Runway photographs from Milan and Paris should come with a warning label that reads: The hairstyles, makeup and accessories depicted are not meant to be taken seriously and / or imitated by consumers, even those with an extremely good sense of humor. The presentations of clothes are called fashion shows, after all, and in an (often misguided) attempt to lend theatricality to what could be pedestrian proceedings, designers enlist the talents of creative teams who help transform models into otherwordly creatures.
Does John Galliano really expect his customer to sling a heavy leather belt on a fragile silk dress, cover a turtleneck with a six-inch choker necklace, pin artificial blossoms in her marcelled hair, then plop on a little straw hat? Hardly.
When styling is good, it adds, making the whole more than the sum of its parts. When it's bad, it ranges from distracting to ruinous. The models in the Guy Laroche show came out in groups, each wearing Afro wigs of different colors. I doubt that it was intended for the orange-topped bunch to look like Bozo the clown, but they did. Michael Kors decreed that the models in his Celine show tread on the backs of their flat oxfords. It was nice to see that their heels were callous-free, but no one would ever wear shoes that way except on a runway.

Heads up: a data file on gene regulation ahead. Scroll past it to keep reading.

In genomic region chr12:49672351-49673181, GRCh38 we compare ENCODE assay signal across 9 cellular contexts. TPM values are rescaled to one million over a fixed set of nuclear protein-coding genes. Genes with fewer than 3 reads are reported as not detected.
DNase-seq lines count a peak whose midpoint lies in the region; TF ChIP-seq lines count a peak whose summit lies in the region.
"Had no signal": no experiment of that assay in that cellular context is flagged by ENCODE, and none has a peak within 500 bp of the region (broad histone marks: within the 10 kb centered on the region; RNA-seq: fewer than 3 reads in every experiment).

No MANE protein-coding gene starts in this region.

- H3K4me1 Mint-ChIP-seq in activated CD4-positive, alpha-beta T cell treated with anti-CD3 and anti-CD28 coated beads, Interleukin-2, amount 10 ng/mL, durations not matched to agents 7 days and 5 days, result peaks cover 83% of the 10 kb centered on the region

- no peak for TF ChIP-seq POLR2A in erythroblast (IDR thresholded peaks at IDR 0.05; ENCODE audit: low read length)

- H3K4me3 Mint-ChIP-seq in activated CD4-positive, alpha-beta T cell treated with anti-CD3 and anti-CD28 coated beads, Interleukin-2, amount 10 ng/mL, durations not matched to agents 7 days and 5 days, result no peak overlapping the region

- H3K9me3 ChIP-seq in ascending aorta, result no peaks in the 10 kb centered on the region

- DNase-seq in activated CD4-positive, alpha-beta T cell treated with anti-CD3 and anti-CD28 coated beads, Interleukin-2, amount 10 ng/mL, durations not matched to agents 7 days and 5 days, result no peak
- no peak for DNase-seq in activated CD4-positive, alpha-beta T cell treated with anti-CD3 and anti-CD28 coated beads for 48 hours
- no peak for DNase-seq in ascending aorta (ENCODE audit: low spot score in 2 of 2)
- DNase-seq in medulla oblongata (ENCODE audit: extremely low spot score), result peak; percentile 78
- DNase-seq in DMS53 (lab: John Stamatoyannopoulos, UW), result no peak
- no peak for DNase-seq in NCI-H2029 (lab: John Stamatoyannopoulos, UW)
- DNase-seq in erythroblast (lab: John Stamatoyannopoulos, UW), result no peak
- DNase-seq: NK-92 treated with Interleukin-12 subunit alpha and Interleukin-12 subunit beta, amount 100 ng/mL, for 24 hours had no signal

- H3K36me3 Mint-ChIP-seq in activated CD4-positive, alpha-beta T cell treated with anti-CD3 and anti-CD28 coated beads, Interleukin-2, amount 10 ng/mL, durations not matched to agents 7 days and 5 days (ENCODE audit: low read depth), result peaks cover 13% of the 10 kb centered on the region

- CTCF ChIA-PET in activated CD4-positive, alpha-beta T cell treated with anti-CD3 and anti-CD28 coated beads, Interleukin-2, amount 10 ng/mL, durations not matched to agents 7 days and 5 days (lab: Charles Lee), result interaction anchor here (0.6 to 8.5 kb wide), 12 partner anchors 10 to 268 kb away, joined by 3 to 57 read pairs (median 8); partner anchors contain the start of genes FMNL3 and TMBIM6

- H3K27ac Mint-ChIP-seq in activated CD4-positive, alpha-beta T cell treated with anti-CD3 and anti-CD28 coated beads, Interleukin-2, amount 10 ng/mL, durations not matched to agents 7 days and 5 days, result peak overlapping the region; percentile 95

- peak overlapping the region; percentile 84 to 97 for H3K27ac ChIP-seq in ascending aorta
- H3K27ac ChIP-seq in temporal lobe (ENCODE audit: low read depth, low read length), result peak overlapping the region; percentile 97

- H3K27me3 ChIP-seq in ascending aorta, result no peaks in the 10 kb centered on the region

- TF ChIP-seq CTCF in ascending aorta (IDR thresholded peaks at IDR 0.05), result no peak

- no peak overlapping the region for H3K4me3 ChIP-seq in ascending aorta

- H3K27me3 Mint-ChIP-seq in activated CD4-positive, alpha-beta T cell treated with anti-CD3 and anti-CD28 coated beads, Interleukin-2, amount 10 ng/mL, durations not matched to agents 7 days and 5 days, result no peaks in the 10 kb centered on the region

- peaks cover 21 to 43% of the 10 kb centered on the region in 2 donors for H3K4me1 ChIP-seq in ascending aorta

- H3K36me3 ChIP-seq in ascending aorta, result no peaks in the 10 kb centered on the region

Abusing the lace-up shoes was the designer's idea. Such accessory brainstorms are often the contribution of stylists, shadow figures who exist in a nether world somewhere between designers and gofers. Lori Goldstein, one of the people responsible for Madonna's frequent, and elaborate, reincarnations, is a powerful and talented stylist. In addition to fashion shows, she helps craft looks presented in music videos and magazine photos.
Stylists who are thought to possess a magic touch are courted and raided by designers. Amanda Harlech, an Englishwoman admired for her style, was Galliano's muse and confidante until Karl Lagerfeld lured her to Chanel.
This season, there was some grumbling that stylists are becoming too powerful, actually changing a designer's presentation so that it reflects their vision more than the creator's. When Marc Jacobs' collection for Louis Vuitton was criticized for being overly Pradaesque, some blame was placed on his stylist, who has worked with Prada extensively.
The stylist, or hairstylist, responsible for the hairdos at the Balmain show is probably in hiding somewhere in Paraguay. The models' hair was plastered against their heads, except for limp hair extensions attached above each ear that hung to the knees, and a ratted tuft of hair pinned on at the nape. One of the teased tufts fell off and landed on the runway. Each new model inadvertently kicked it, and the audience of normally poker-faced fashion watchers dissolved into uncontrollable snickers as the errant hairball became the focus of attention.
With a few exceptions, New York designers indulge in wacky styling less than the Europeans. The round of fall shows that begins there in 10 days could offer surprises, but it would be hard to top the tumbling hairball.